Covid: Queensland Health Minister Yvette D'Ath hints at the state's border ...

Covid: Queensland Health Minister Yvette D'Ath hints at the state's border ...
Covid: Queensland Health Minister Yvette D'Ath hints at the state's border ...

The Queensland government has hinted at its plans for re-opening the state's borders as NSW celebrates freedom day after hitting its 70 per cent vaccination target. 

Health Minister Yvette D'Ath says unvaccinated Queenslanders need to get the jab within 'five to six weeks' to protect themselves from a surge of Delta cases as locked-down parts of Australia begin to reopen.

As of Sunday, just 70 per cent of the eligible residents in Queensland have had one dose by Sunday.

Ms D'Ath strongly hinted at a reopening timeline when asked the vaccine target for reopening the borders to virus hotspots in NSW, Victoria and the ACT.  

'The target is getting yourself protected in the next five to six weeks. That is your mission,' she said.

Queensland Health Minister Yvette D'Ath (pictured) has hinted the state's borders could reopen in November

Queensland Health Minister Yvette D'Ath (pictured) has hinted the state's borders could reopen in November 

'Get yourself protected and that helps protect our whole community and allows us to open up.'     

The Queensland government has not recommitted to opening the borders once vaccination coverage reaches 80 per cent - as initially agreed upon under the national Covid plan. 

Chief Health Officer Jeannette Young said the state has modelled reopening at 80 per cent, but she would prefer if vaccine coverage reached 95 per cent.

'It shows that we would be stretched, of course we would be, which is why I don't want to stop at 80 per cent,' she said. 

'I would like to see every single Queenslander, 12 years of age or older, vaccinated. I think that's absolutely critical.

'The more Queenslanders who are vaccinated, the less the impact will be on our health system.'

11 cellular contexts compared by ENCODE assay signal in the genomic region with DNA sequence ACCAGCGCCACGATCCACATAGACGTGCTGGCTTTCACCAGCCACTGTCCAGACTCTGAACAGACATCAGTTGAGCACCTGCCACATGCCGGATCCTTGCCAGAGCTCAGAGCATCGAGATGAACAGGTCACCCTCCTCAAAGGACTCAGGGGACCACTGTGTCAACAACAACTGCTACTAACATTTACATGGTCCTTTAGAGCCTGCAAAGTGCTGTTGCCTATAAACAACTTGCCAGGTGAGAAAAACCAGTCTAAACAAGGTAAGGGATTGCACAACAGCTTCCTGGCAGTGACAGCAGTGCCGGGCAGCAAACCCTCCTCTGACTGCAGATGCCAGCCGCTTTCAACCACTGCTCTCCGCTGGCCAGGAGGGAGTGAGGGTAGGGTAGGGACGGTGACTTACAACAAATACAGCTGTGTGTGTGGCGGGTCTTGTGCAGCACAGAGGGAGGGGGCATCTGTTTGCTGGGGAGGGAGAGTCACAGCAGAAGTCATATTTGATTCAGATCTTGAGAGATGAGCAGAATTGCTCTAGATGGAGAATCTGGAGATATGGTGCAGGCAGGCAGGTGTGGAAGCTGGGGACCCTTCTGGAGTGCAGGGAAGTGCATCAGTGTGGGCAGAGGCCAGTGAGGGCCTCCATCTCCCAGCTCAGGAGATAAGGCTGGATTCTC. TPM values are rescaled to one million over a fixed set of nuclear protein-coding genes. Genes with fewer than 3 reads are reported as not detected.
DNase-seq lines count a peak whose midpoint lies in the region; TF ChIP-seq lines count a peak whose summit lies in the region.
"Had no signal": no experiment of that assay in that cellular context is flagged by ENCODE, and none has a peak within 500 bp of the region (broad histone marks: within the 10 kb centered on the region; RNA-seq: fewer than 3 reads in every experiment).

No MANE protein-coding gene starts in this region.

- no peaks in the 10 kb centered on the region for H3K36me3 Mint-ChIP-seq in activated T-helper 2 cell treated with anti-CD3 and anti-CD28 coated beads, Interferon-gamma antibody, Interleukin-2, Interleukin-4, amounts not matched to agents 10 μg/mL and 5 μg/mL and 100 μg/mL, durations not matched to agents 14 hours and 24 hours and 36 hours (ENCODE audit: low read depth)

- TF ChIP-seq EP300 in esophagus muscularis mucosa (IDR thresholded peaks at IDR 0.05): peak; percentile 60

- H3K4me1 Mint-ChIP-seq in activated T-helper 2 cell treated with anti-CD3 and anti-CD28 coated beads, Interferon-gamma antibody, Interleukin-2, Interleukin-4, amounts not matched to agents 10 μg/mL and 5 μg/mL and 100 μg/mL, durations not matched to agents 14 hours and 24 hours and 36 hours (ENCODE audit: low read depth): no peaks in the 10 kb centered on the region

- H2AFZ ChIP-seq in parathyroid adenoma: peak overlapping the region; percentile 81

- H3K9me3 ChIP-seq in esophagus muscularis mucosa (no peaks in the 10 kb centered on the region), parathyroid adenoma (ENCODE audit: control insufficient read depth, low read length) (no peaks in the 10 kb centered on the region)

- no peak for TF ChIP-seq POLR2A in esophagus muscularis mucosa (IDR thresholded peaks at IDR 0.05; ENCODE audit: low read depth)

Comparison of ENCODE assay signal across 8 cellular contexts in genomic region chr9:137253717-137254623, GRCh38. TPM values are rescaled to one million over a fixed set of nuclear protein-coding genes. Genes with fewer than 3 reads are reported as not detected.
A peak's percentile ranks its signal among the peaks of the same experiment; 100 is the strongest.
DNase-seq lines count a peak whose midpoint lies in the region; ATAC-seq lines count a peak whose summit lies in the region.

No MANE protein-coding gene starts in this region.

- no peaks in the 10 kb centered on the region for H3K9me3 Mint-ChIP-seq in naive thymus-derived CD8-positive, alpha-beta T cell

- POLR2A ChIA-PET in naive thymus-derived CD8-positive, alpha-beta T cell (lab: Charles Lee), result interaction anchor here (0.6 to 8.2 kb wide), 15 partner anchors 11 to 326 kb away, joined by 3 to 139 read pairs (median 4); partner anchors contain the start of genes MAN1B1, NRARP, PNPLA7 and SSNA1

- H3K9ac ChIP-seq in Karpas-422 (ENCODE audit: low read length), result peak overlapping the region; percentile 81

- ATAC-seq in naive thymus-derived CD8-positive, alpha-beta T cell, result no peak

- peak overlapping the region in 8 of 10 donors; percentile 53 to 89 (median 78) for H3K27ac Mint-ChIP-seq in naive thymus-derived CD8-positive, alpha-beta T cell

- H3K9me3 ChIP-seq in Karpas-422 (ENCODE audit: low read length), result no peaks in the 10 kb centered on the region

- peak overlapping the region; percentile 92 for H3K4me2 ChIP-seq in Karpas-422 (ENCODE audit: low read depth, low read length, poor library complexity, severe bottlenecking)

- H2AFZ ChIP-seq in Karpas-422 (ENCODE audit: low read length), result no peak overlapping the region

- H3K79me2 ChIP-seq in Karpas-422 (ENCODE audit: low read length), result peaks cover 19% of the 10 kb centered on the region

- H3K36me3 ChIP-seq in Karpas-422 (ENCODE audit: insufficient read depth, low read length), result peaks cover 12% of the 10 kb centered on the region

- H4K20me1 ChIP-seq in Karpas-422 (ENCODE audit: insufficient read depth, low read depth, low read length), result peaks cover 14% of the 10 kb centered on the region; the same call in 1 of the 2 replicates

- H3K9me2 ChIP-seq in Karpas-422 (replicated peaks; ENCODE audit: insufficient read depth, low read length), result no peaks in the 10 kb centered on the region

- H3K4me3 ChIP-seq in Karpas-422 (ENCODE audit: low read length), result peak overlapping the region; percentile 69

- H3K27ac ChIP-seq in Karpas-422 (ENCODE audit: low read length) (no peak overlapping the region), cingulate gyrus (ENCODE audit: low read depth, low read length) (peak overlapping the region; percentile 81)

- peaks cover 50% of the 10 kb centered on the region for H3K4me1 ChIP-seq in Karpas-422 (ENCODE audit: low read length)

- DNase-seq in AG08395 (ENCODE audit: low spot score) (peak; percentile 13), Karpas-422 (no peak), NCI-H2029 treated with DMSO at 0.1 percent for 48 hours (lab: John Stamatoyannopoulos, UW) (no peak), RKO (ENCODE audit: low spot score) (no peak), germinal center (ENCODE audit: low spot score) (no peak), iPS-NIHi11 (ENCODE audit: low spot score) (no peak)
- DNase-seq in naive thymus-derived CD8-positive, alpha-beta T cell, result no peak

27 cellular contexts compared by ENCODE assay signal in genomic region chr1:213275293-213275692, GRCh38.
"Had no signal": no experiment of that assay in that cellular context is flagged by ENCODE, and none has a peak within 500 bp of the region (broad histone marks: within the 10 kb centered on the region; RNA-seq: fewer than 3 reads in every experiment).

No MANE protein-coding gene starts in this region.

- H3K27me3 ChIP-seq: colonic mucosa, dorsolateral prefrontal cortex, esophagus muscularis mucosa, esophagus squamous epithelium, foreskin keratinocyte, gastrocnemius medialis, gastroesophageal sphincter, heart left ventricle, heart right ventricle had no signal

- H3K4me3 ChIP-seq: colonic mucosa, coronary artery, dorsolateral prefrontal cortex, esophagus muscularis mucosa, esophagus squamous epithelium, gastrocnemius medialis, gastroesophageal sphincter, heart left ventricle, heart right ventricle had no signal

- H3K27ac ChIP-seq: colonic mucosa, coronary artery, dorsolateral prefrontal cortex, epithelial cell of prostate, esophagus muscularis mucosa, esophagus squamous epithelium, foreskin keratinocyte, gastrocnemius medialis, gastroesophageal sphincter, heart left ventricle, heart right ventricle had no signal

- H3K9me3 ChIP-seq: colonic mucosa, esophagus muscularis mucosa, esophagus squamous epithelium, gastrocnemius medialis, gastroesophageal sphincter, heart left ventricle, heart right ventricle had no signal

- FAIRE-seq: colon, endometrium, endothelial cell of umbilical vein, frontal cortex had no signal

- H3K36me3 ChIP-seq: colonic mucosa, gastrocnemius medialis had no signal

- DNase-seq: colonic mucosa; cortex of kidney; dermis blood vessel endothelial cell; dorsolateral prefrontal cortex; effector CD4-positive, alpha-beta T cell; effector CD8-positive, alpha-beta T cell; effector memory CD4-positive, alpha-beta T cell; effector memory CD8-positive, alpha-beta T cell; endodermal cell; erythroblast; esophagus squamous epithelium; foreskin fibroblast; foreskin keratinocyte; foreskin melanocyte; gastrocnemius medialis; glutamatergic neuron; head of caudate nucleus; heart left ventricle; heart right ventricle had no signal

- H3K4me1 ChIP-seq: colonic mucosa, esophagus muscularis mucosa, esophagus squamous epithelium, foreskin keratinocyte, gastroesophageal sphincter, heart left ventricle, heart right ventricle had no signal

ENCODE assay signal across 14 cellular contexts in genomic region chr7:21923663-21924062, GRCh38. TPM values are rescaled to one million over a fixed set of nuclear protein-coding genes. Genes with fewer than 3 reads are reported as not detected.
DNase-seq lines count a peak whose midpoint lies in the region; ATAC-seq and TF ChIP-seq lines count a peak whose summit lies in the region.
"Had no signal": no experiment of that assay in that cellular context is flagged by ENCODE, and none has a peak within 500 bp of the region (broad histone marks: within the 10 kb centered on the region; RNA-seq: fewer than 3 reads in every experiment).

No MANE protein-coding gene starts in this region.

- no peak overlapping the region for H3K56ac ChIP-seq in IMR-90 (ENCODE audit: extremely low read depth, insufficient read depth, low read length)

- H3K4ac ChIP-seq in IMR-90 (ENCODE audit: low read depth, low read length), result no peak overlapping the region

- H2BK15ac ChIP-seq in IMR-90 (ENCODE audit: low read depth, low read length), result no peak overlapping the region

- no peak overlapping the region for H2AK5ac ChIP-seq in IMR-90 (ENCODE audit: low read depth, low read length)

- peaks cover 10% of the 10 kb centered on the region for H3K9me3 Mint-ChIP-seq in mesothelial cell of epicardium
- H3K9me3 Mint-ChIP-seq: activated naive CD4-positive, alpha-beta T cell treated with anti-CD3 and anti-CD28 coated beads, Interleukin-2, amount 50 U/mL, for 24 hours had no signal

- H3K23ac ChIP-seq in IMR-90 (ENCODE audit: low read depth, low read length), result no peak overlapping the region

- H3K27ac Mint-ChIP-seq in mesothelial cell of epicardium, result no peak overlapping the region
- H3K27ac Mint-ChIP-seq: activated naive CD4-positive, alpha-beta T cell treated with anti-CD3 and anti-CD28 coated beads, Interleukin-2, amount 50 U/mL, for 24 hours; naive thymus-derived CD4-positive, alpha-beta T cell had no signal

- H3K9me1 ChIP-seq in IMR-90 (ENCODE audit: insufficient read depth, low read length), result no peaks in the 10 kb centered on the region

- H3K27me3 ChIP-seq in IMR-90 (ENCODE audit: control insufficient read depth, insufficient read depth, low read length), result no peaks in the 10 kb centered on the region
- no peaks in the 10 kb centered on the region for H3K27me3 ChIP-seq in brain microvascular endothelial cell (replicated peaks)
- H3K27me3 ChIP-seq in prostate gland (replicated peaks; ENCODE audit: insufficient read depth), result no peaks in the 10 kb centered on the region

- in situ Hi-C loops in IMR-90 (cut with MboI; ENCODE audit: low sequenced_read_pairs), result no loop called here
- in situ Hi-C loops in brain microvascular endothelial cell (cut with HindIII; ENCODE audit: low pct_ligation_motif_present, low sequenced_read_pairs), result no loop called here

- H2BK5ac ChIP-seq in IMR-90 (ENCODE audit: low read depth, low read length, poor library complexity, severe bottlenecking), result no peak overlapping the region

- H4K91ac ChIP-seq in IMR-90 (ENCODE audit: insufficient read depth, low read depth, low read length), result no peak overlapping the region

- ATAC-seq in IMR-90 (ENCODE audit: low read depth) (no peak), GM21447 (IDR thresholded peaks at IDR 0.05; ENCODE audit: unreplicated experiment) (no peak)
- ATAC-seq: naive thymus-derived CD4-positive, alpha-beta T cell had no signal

Authorities across Australia are bracing for Covid cases to skyrocket among the unvaccinated as states begin to open up. 

Ms D'Ath urged Queenslanders to make sure they are vaccinated within 'five to six' weeks to be protected against incoming Delta cases. Pictured: police direct motorists at the NSW/QLD border

Ms D'Ath urged Queenslanders to make sure they are vaccinated within 'five to six' weeks to be protected against incoming Delta cases. Pictured: police direct motorists at the NSW/QLD border

Ms D'Ath warned the unvaccinated will still be vulnerable to catching the virus even once the majority of the population are fully-vaccinated. 

'This virus will go into every single community once Queensland and Australia opens up,' she said.  

'If you are not vaccinated, then it doesn't matter if we hit the 80 per cent target - you will not be protected.'

Meanwhile, Sydneysiders flocked to businesses on Monday after spending 106 days in lockdown as the state celebrates hitting its 70 per cent double dose target. 

From Monday, fully-vaccinated residents can enjoy a raft of new freedoms - including travelling more than five km from home and welcoming household visitors.

Gyms, cafes, restaurants, shops, entertainment venues, and hairdressers across NSW have reopened and indoor and outdoor gatherings are now permitted, with caps of 10 and 30 people respectively.

Face masks are no longer mandatory outdoors, with the exception of hospitality workers actively serving customers, but still must be worn inside except when eating or drinking. 

NSW residents hit the streets of Sydney after lockdown restrictions were eased on Monday

NSW residents hit the streets of Sydney after lockdown restrictions were eased on Monday 

While Sydneysiders are no longer confined to a 5km bubble, they can only explore Greater Sydney - including the Blue Mountains, Central Coast, or Shellharbour - until intrastate travel is restored at the 80 per cent vaccination rate. 

This rule does not apply to regional residents

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